With Paris (Hilton, in case you’ve been hiding under a rock) finally succumbing to her time in jail, national media coverage has had to point its camera lens back toward newsworthy items; however, these stories about the war in Iraq and gas prices just don’t seem to hold that same level of excitement or panache that, say, pictures of Lindsay Lohan dancing around with knives while intoxicated has.

What has caused America’s obsession with celebrities? Why do we know more about pop culture than politics?

If one were to type “celebrity gossip” into any search engine, a plethora of websites devoted to the excess of others would appear. Even while going to major news websites, such as CNN.com, one finds headlines such as “Hilton to Walters: I’ll no longer ‘act dumb’” listed in the top headlines of the day, squeezed between “Bush: Immigration bill will work.”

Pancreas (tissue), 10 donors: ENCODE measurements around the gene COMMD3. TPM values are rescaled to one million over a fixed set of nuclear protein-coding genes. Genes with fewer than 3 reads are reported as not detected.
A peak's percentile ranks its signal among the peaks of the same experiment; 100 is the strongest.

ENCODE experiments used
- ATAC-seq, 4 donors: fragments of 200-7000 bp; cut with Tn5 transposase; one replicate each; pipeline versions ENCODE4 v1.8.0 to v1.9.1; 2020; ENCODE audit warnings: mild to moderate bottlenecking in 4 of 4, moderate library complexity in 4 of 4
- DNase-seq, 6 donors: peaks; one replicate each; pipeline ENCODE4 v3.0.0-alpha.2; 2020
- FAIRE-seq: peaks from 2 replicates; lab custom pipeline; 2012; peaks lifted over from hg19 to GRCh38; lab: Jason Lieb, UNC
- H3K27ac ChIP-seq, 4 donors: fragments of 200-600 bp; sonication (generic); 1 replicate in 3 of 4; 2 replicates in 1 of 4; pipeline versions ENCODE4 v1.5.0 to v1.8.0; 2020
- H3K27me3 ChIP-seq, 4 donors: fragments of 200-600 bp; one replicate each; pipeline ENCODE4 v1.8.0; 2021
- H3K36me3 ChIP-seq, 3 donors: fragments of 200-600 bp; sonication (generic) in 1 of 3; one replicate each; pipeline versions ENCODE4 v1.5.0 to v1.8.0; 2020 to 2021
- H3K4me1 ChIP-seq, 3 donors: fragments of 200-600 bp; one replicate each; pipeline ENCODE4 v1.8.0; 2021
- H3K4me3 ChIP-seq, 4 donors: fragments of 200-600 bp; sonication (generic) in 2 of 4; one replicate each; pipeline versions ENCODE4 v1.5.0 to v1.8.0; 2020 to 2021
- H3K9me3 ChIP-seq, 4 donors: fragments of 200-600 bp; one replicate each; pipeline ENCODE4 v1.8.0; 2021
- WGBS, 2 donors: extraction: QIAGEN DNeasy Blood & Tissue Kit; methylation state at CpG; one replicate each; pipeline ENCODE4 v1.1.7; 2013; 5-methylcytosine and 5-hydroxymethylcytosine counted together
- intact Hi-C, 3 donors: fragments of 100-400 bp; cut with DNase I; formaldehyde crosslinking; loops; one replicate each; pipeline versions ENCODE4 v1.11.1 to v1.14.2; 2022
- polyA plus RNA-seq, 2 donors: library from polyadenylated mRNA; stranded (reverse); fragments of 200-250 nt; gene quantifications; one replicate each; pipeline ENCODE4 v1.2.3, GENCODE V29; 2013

Perhaps our craving for entertainment news is due to the bombardment of endless Entertainment Tonight/Access Hollywood/The Insider nonsense, and with the ever-growing popularity of “The Daily Show,” featuring Jon Stewart, a host who blends political and entertainment stories using satire and ironic quips.

A change could be coming, however.

According to a recent study by Tufts University, college students age 18-24 knew more about politics than pop culture, and were twice as likely as their non-student peers to spend more time reading and having political discussions. The study surveyed 500 students aged 18-24 and 500 non-students of comparable age.

“I think even the students who might pay more attention to pop culture than to the nitty gritty details of what’s going on in Washington realize fundamentally that politics matter more than the latest celebrity gossip,” Stanford University student Bobby Lepore said.

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